Don’t be fooled by his tattoo: tradesman Eric Williams’ love of OLFA knives is more than skin deep.
Williams, who hit his 14th anniversary in his industry in April 2019, is the shop supervisor at a conveyor belting manufacturer’s Midwest fabrication and field service facility. Despite the “variety of machinery” the shop has for the fabrication of belts, he likes to kick it old school, doing most of his length-cutting with an L-square, a straightedge and a knife – “always OLFA,” he says. We caught up with Williams to talk knives, and cutting and safety tips.
How and when did first start using OLFA?
When I started in the industry, my boss and the other employees all used OLFA knives, so I got my own pretty soon. We deal in thermoplastic belting, which is usually 1 to 3 mm thick. Having a sharp tip is important for a clean cut, so snap-off knives are a must.
I don’t know of any other big names in the snap-off knife industry that have ever had a product that I thought was any good. I’ve experimented with others over the years, but I always came back to OLFA, and I haven’t touched anything else in a long time.
What do you like about them?
Comfort is important; it has to be in your hand all day, so it has to feel right. It has to have the
right weight in your hand, so it feels comfortable – not like a toy. It has to be built strong, because
you will drop it and inadvertently abuse it at some point – and OLFAs almost never wear out.
What kind of OLFA do you use?
When I started, all the guys used 18mm knives, and it was quite a while before I discovered the 25mm – but now, I only use 25mm, and only ratchet locks. The OLFA ratchet lock wheel is by far the most secure closure I’ve ever touched.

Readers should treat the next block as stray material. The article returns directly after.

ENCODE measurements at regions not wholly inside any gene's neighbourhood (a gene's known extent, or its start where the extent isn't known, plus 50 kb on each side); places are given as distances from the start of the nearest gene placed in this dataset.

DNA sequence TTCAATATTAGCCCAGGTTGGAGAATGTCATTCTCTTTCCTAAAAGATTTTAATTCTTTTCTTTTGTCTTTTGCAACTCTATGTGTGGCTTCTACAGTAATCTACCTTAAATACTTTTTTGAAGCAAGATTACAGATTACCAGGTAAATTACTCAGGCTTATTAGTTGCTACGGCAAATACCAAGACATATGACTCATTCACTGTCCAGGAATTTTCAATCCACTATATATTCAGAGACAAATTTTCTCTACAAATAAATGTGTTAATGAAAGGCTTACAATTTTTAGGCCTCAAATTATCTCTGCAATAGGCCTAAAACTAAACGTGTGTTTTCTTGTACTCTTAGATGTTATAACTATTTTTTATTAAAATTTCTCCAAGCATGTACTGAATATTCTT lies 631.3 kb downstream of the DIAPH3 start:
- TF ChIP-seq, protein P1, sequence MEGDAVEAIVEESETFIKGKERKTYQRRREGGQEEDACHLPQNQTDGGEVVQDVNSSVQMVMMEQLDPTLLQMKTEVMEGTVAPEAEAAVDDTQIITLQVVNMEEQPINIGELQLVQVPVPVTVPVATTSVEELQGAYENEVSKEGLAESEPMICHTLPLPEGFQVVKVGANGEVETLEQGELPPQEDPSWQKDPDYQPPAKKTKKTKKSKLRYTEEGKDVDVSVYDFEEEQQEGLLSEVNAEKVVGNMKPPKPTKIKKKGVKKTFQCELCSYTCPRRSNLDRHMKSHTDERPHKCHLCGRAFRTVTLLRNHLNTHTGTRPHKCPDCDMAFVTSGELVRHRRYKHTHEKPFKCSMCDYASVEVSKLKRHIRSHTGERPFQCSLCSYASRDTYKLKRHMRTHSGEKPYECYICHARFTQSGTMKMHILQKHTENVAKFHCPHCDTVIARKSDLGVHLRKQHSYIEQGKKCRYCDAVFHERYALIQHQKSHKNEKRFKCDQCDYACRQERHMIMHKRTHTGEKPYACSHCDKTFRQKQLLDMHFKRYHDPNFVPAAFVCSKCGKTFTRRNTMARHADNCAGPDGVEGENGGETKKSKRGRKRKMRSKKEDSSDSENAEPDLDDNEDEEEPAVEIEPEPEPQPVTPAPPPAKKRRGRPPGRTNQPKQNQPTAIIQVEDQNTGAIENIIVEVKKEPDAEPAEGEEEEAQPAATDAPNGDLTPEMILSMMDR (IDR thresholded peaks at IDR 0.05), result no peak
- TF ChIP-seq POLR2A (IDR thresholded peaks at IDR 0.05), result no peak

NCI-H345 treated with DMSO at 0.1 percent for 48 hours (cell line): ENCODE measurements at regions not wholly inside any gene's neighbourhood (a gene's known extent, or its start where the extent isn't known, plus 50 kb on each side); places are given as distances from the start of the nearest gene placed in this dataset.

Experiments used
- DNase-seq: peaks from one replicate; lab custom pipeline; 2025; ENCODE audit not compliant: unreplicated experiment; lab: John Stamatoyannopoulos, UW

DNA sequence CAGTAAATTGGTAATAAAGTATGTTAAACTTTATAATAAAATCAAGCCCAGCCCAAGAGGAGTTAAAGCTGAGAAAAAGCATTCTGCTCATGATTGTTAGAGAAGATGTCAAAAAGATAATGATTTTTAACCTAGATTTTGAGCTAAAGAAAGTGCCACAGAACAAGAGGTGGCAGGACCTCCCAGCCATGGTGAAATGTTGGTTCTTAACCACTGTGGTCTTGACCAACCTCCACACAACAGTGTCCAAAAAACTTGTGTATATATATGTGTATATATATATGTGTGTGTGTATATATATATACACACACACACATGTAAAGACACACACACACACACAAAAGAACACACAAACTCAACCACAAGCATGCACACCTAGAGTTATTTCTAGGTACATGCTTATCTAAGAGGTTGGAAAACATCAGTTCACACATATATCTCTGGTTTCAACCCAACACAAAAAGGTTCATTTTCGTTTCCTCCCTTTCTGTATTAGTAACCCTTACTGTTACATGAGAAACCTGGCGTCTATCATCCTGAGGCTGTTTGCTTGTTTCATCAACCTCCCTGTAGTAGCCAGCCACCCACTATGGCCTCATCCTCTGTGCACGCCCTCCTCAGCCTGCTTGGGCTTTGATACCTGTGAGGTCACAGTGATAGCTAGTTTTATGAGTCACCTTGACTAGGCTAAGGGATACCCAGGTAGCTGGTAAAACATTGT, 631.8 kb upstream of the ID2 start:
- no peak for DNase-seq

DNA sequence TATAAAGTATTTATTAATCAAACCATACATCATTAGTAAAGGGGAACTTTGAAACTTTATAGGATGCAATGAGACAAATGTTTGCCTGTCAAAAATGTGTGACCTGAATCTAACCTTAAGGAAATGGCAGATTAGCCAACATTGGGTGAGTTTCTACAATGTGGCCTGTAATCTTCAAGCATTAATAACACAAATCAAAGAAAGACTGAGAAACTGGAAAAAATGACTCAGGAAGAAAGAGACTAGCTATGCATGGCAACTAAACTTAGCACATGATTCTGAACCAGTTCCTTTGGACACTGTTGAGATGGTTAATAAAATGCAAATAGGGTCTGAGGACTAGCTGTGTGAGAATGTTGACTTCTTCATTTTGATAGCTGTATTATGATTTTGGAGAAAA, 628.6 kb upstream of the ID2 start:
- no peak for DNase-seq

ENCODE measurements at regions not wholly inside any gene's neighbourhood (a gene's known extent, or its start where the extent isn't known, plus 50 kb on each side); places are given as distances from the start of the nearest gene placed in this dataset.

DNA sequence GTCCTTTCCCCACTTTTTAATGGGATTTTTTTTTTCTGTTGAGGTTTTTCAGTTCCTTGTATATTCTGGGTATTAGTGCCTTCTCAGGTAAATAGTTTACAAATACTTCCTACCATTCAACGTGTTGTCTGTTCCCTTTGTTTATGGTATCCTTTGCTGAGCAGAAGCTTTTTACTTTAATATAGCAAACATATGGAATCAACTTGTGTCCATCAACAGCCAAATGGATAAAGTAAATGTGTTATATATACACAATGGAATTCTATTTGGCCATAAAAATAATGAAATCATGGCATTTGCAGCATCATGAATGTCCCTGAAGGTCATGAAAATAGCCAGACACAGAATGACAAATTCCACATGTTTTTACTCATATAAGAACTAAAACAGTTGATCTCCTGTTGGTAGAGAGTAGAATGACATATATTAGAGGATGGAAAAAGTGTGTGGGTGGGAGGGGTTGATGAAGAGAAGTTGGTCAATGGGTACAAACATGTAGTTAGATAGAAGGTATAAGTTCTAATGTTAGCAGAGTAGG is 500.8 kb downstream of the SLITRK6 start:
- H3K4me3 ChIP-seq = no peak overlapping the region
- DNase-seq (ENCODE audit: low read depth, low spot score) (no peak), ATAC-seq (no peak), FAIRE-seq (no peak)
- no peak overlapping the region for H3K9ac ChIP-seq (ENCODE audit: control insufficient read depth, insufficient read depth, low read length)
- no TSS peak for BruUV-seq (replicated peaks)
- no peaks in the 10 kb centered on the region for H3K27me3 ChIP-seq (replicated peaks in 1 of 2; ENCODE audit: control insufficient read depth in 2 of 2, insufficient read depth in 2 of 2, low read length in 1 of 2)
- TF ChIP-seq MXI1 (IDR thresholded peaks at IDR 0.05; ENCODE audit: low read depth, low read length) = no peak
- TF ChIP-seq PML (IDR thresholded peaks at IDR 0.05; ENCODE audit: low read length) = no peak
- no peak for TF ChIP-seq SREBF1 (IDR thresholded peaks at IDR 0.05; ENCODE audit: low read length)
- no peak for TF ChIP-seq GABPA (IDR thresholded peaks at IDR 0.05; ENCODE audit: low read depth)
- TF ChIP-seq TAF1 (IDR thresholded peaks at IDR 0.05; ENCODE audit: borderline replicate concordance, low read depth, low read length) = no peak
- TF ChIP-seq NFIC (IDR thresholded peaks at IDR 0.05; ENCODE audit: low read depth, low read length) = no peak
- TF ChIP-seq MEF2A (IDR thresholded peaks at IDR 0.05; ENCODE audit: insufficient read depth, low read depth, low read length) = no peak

The H-1 is probably my favorite knife and the one I’ve used the most – I like the straight lines. Recently, I discovered the grey NH-1 and I’ve been using that for a couple of months. I like that it has a lanyard hole; I tied a lanyard out of paracord. And I still have the first knife I was given 14 years ago! It doesn’t have a model name on it, but it is very similar to an L-1.
Any cutting pro tips for other tradesmen?
If you are cutting flexible material like conveyor belting, it helps to put tension on it as you cut. Once you start your cut, you can put pressure on one side of the cut, and pull in the opposite direction on the other side. Your knife will go through it like it’s butter. It’s the same concept as the stunt where someone tears a phonebook in half with their hands; they can do it because they are only ripping a few pages at a time. If you bend the material, you are using the thickness of the material to your advantage, even if it is only a few millimeters.
Any safety-specific tips when using cutting tools?
The guys in my shop wear tool pouches to hold their knives and other hand tools. As a
supervisor, I don’t cut as many belts as I used to, so I don’t wear a pouch – but I’m still on the floor regularly, and I carry my OLFA in my right side pocket, tip side down. When you have a new blade in it, it’s easy to think you retracted it all the way, but a millimeter is still exposed. I never cut myself this way, but I’ve cut the bottom of my pocket open more than once and had to sew it closed. (I’ve cut myself many, many times in other ways – although I only needed stitches once – but I’ve never cut myself with my OLFA, and that is pretty crazy when you think of the miles and miles of belting I’ve cut over 14 years.)
What’s up with the tattoo?
I’ve got a bunch of tattoos, and I always told myself that if I made it to 10 years in my trade, I’d get a tattoo to commemorate that I’ve devoted a good portion of my life to this, but I wasn’t sure what it would look like.
A couple of years ago, I decided to pull the trigger. A coworker recommended getting the OLFA knife, and I knew it was a great idea. I’ve worked with a handful of other belting companies over the years, and in every belt shop you’ll find OLFA knives – there just really is no viable alternative. So I thought it would be a great representation of what I do. It was like getting my passport stamped; it says, “This is what I do, and here’s the proof.”